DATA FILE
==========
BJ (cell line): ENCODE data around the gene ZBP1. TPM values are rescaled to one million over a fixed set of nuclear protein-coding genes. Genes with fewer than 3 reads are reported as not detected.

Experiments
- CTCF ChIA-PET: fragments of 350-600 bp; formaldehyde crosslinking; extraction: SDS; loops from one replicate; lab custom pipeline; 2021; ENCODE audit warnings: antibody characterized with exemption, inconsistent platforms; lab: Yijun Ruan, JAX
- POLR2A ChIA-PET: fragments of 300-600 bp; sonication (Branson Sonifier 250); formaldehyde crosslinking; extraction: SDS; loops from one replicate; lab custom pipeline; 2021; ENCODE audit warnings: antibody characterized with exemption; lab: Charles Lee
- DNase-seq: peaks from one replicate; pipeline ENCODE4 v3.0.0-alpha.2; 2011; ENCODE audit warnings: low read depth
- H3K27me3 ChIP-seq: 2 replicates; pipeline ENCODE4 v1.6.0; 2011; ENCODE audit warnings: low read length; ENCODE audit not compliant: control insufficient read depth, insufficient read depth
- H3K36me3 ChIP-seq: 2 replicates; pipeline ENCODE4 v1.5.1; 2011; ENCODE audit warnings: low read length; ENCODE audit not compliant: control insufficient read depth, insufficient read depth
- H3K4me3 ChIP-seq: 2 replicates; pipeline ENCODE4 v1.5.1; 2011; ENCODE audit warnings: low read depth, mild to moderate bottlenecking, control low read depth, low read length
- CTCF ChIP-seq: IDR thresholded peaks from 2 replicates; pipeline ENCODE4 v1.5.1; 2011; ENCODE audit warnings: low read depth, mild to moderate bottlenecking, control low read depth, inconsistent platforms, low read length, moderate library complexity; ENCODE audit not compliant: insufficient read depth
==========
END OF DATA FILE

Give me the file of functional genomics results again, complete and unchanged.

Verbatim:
BJ (cell line): ENCODE data around the gene ZBP1. TPM values are rescaled to one million over a fixed set of nuclear protein-coding genes. Genes with fewer than 3 reads are reported as not detected.

Experiments
- CTCF ChIA-PET: fragments of 350-600 bp; formaldehyde crosslinking; extraction: SDS; loops from one replicate; lab custom pipeline; 2021; ENCODE audit warnings: antibody characterized with exemption, inconsistent platforms; lab: Yijun Ruan, JAX
- POLR2A ChIA-PET: fragments of 300-600 bp; sonication (Branson Sonifier 250); formaldehyde crosslinking; extraction: SDS; loops from one replicate; lab custom pipeline; 2021; ENCODE audit warnings: antibody characterized with exemption; lab: Charles Lee
- DNase-seq: peaks from one replicate; pipeline ENCODE4 v3.0.0-alpha.2; 2011; ENCODE audit warnings: low read depth
- H3K27me3 ChIP-seq: 2 replicates; pipeline ENCODE4 v1.6.0; 2011; ENCODE audit warnings: low read length; ENCODE audit not compliant: control insufficient read depth, insufficient read depth
- H3K36me3 ChIP-seq: 2 replicates; pipeline ENCODE4 v1.5.1; 2011; ENCODE audit warnings: low read length; ENCODE audit not compliant: control insufficient read depth, insufficient read depth
- H3K4me3 ChIP-seq: 2 replicates; pipeline ENCODE4 v1.5.1; 2011; ENCODE audit warnings: low read depth, mild to moderate bottlenecking, control low read depth, low read length
- CTCF ChIP-seq: IDR thresholded peaks from 2 replicates; pipeline ENCODE4 v1.5.1; 2011; ENCODE audit warnings: low read depth, mild to moderate bottlenecking, control low read depth, inconsistent platforms, low read length, moderate library complexity; ENCODE audit not compliant: insufficient read depth